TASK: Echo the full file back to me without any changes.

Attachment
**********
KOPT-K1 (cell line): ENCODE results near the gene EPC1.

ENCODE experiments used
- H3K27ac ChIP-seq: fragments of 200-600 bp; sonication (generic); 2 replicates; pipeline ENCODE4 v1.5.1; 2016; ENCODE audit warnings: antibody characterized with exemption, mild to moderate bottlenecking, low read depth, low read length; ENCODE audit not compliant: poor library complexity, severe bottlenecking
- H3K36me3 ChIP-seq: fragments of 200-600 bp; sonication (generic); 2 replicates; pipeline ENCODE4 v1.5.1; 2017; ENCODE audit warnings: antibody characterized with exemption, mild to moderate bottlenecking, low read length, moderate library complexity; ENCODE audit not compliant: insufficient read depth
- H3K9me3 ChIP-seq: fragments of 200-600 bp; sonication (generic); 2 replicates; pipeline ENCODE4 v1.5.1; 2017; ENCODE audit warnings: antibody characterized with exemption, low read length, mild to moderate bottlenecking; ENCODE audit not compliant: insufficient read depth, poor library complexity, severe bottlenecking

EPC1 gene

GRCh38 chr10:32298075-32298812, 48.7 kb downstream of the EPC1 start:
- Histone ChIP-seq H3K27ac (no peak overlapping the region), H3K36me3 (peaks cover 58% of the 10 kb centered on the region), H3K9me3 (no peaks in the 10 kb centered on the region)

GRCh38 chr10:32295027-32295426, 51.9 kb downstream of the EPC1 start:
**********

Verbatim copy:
KOPT-K1 (cell line): ENCODE results near the gene EPC1.

ENCODE experiments used
- H3K27ac ChIP-seq: fragments of 200-600 bp; sonication (generic); 2 replicates; pipeline ENCODE4 v1.5.1; 2016; ENCODE audit warnings: antibody characterized with exemption, mild to moderate bottlenecking, low read depth, low read length; ENCODE audit not compliant: poor library complexity, severe bottlenecking
- H3K36me3 ChIP-seq: fragments of 200-600 bp; sonication (generic); 2 replicates; pipeline ENCODE4 v1.5.1; 2017; ENCODE audit warnings: antibody characterized with exemption, mild to moderate bottlenecking, low read length, moderate library complexity; ENCODE audit not compliant: insufficient read depth
- H3K9me3 ChIP-seq: fragments of 200-600 bp; sonication (generic); 2 replicates; pipeline ENCODE4 v1.5.1; 2017; ENCODE audit warnings: antibody characterized with exemption, low read length, mild to moderate bottlenecking; ENCODE audit not compliant: insufficient read depth, poor library complexity, severe bottlenecking

EPC1 gene

GRCh38 chr10:32298075-32298812, 48.7 kb downstream of the EPC1 start:
- Histone ChIP-seq H3K27ac (no peak overlapping the region), H3K36me3 (peaks cover 58% of the 10 kb centered on the region), H3K9me3 (no peaks in the 10 kb centered on the region)

GRCh38 chr10:32295027-32295426, 51.9 kb downstream of the EPC1 start: